Large European cities are the main destination of most people who decide for immigration in the world regardless of their reasons. Cities like London, Paris, and Barcelona are known for their multicultural society, something that has intensified. Since 2015 more than one million people crossed borders towards Europe triggering a new immigration crisis since then. A crisis which in on one hand reveals ultraconservative sectors of its population, on the other, opens a relevant discussion about the role of the city and urbanism in the reception and social insertion of this migrant population. These global cities have been shown to be ineffective in adapting to the new demands of their populations and thus contribute to the fact that part of it becomes marginal to social, economic and political relations, with precise foreigners, unsurprisingly, being in this situation or at least the vulnerable part of them.

Neoliberal urbanism with its standardized plots and cities under the zoning regime have been the subject of criticism since the middle of the last century because of this inefficiency to deal with changes in the profile of its population and with the rigidity in which social-economic relations are seen in these cities. From the very moment this place is seen as a mere product and as a mere tool of wealth generation in the most literal sense of the word,  it creates citizens who are first and foremost consumers of a city where taxes are paid for services to be performed without any responsibility to the population and the decision makers. A city where the right to it is bought through taxes and thus achieves social segregation through real estate speculation, zoning, and urban infrastructure distribution.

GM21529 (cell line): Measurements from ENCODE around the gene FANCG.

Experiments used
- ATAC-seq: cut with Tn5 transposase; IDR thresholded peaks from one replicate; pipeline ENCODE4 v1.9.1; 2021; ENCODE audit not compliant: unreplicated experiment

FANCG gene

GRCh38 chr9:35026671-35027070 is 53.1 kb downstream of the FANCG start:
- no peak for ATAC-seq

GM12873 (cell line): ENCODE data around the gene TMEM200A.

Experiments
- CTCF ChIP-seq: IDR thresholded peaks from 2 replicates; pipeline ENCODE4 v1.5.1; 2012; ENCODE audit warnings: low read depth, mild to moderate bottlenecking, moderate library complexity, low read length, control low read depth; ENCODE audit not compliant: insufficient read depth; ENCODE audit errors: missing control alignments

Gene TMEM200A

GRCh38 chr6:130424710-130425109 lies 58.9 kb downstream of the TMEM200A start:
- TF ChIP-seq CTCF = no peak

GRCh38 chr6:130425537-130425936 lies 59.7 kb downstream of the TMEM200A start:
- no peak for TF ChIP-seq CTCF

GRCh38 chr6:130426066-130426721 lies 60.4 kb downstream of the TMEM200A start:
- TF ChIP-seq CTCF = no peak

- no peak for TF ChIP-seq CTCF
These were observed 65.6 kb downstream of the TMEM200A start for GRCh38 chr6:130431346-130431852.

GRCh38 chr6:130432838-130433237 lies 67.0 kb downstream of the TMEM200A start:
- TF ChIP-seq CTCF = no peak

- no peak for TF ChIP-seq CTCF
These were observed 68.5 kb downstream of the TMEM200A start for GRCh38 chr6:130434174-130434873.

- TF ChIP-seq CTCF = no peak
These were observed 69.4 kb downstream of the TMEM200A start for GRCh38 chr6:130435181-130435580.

At the century not only the model of the neoliberal city is criticized but also its model of citizenship. This citizen who lives informally is increasingly becoming more common and this shadow market grows and starts to turn capital in an amount compared to small economies and beating the largest companies of developed countries.Like it happens in Spain, informal settlements are oftenly seen and this insurgent citizen is no longer just a distant image from the third world and has a symbiotic relationship with the city where they live.

Recognizing of the Internet as an important layer of the global city in which this infrastructure is a tool in the immigration process, in the articulation of several economic activities mainly outside the upper circuit of cities and of course in the role of contemporary ágora in which it becomes the scenario for political engagement and social connection.

The conclusion speculates an alternative to the issue of immigration in the Catalan city, uniting the three themes addressed in the development: the informal economy represented by the “Chatarreros”, the city seen from the point of view of the circular economy in the form of the Fabcity and the internet recognized as part of the economic ecosystem of the city. This alternative is presented through the project called “9cent“.

9cent is a project of IaaC, Institute for Advanced Architecture of Catalonia
developed at
Master in Advanced Architecture in 2017 by:
Students: Andre Resende

Faculty: Vicente Guallart